Well, I do hope that your next game Mr. Spector is smg that DO manages to be an intelligent one that can really catch all people in a family, or smg that can marvel an adult and make him/her dream like a kid again. :)

  9. giopione July 28, 2007 at 3:47 pm #

    The acquisition done by DIS was something that surprised everyone. And even if now it’s somehow ‘metabolized’, it makes your productions even more anticipated.
    One can think that the couple JPS + Disney is something like ketchup on the icecream; they don’t fit very well together, but alone their tastes are good.
    We taste both (alone); we don’t know much about the first JPS game, but… ehi… look at your curriculum: System shock, Deus ex, Thief… It’s easy to think about something continuing this kind of videogames.
    On the other side, Disney is best known for their family products; it’s a brand, it’s a concept.
    If you say Disney you mean a lot of things behind that word: and that ‘scaries’ some JPS fan.
    I think that the main concern is about the games based on Disney IP that you’ll develope.
    When you work on something created from scratches you are free; I mean, you are not free at all. There are a lot of issues that constrain you: at the end you want to sell (for example)…
    But when you are working on non-original IP you have ALSO to stay within very strong boundaries. That character can’t say that, this one can’t do this…
    Both situations has own advantages, I don’t believe one is better than the other.

    Speaking about what Disney means, the first thing that comes to my mind is Pixar.
    In my humble opinion, the Pixar guys are the true heirs of Walt Disney: excellent technology used only to better tell their stories, memorable characters, situations able to appeal both parents and children. In their films they speak about very important themes: friendship, sacrifice, family…
    But if you saw ‘Tokyo godfathers’ or ‘Grave of the fireflies’ you know that there are a lot of ways to speak about similar themes.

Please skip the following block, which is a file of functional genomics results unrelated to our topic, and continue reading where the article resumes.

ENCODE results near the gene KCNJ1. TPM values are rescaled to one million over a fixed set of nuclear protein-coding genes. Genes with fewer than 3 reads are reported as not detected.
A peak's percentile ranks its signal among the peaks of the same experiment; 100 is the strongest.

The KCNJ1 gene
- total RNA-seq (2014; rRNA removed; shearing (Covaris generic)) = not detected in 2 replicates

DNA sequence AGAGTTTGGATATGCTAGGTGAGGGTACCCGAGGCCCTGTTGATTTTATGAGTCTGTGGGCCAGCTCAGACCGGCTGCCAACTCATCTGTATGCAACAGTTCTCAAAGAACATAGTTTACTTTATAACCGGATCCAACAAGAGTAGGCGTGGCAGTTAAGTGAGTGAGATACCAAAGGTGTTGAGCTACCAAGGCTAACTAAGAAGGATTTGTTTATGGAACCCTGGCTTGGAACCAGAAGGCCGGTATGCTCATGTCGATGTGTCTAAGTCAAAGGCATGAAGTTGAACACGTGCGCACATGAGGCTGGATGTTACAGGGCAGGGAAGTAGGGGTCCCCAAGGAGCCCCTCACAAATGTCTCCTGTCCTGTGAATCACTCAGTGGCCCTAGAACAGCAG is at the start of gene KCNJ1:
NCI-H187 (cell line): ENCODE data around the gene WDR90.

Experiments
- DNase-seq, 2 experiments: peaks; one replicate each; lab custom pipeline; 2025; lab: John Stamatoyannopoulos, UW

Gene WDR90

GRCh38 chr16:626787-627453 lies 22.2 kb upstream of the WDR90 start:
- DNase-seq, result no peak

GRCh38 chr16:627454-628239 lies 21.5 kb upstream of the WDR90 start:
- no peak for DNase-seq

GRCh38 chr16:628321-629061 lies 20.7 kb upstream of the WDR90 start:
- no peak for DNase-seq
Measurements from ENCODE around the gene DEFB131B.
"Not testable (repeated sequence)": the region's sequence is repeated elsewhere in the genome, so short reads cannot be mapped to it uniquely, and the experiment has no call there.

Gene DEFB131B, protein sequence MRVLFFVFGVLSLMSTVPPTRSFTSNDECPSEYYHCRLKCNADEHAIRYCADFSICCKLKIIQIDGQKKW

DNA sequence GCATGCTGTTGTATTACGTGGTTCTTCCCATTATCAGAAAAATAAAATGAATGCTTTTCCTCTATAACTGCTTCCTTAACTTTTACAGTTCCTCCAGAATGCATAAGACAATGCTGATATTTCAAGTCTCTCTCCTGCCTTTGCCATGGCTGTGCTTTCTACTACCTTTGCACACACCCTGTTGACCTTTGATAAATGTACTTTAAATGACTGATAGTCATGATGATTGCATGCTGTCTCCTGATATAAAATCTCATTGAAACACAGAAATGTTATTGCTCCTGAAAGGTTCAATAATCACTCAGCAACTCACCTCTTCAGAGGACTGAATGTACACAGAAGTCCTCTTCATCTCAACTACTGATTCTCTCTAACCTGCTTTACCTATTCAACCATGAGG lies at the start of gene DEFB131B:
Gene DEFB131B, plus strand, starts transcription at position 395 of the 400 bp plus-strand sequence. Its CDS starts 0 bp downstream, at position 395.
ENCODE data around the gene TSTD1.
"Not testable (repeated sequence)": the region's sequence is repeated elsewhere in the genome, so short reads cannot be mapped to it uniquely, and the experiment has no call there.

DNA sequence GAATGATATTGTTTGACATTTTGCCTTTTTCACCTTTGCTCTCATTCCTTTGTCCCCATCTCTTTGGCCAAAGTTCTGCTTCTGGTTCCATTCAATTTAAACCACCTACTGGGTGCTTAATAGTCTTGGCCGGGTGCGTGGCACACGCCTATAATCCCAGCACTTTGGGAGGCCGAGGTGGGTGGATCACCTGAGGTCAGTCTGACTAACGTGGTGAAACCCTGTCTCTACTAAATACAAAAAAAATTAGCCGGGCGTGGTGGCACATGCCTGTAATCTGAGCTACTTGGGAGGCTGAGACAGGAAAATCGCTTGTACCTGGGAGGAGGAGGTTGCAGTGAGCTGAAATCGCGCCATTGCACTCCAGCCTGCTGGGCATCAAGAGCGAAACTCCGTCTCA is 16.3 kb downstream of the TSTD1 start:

Their approach to important themes is… how can I say… soft. I would like to see more animated movies with a more mature and adult tone. I mean, I really love their movies and they move me inside!

    What JPS fans worry about is that the studio won’t be able to push the boundaries of the media using characters so limiting. We want games to be considered as art (Ebert… where are you? :)) and to move people: I wanna cry in front of my monitor, I wanna curse that virtual girl ‘cos she doesn’t love me, I wanna smile…
    I want videogames that speak to me in an adult way, because I’m an adult and a lot of gamers are.

    And we all want to trust in JPS.

  10. hundley July 31, 2007 at 9:53 am #

    Try not to let all these new figures in your professional life sway you too much.

    You know what to do.

  11. bulldog19892 August 10, 2007 at 5:57 am #

    Hi Warren! Just want to say I’ve been a huge fan of your games since I played Deus Ex. It’s my favorite game of all time.

    That being said, I’m very excited to hear this news. With that kind of funding and a creative mind like yours, your next game should be great. Although I personally prefer the more mature games myself, and I think that games should become a bit more mature if the industry wants to be taken seriously as an art medium.

  12. cyclepromo August 13, 2007 at 11:12 pm #

    I think Disney has learned not to mess to much with the creative side. They’ll had their marketing skills when needed but they know to build a successful entertainment company you need creative people and not just accountants.

  13. inspiredbydesign August 18, 2007 at 4:38 pm #

    I wish you guys could stay independent, but I’m still with you old friend.

Trackbacks/Pingbacks

  1. Mouse - July 29, 2007

    Computermouse

    yeah thats what I ment, i didnt remember the spelling but i did remember the meaning of the Mouse

  2. Intelligent Artifice » Warren Spector starts blog, sells studio to Disney - September 23, 2007

    […] Warren Spector has started a blog. And what’s the first thing I read? Junction Point has been acquired by Disney. (I am not a game news junkie anymore, so it was news to me.) Congratulations! […]

  3. Epic Mickey « Objective 514 - July 30, 2009